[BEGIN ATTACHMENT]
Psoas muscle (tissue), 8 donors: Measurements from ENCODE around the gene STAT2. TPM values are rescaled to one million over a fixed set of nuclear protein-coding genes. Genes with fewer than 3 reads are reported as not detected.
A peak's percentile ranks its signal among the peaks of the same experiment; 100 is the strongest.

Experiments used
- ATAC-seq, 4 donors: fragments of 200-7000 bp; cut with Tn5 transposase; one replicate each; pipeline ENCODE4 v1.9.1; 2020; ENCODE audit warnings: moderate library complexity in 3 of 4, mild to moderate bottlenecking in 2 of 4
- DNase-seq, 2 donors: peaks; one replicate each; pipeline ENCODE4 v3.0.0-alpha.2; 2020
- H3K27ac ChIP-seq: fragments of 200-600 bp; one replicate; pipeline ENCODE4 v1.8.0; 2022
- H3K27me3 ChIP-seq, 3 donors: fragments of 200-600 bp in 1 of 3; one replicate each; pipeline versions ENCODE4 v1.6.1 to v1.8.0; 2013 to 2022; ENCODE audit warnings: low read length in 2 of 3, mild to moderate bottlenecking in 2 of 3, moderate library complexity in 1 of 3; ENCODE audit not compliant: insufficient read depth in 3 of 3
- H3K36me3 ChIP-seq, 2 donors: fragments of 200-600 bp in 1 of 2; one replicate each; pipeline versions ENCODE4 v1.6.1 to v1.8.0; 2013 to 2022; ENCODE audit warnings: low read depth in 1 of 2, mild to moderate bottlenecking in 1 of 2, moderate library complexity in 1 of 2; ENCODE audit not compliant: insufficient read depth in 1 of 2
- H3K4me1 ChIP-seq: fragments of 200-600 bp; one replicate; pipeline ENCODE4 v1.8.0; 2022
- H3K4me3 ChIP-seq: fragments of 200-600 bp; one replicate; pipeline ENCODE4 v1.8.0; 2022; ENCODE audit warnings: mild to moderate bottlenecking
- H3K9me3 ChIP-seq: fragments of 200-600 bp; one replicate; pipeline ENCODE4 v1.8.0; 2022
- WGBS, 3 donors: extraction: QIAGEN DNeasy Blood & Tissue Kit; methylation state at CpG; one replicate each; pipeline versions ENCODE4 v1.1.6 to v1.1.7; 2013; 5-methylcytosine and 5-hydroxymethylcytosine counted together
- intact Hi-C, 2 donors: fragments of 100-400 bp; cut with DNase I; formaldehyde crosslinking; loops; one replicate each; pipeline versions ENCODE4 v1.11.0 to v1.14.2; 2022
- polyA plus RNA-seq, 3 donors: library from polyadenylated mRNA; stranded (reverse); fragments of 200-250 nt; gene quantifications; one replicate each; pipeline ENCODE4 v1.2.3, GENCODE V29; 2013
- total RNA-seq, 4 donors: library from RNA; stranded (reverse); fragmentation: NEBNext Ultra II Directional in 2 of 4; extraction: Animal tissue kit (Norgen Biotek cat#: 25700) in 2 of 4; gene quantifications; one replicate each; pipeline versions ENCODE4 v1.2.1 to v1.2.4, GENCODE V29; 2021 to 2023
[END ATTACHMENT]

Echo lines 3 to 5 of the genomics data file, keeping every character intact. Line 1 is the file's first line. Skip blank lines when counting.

Experiments used
- ATAC-seq, 4 donors: fragments of 200-7000 bp; cut with Tn5 transposase; one replicate each; pipeline ENCODE4 v1.9.1; 2020; ENCODE audit warnings: moderate library complexity in 3 of 4, mild to moderate bottlenecking in 2 of 4
- DNase-seq, 2 donors: peaks; one replicate each; pipeline ENCODE4 v3.0.0-alpha.2; 2020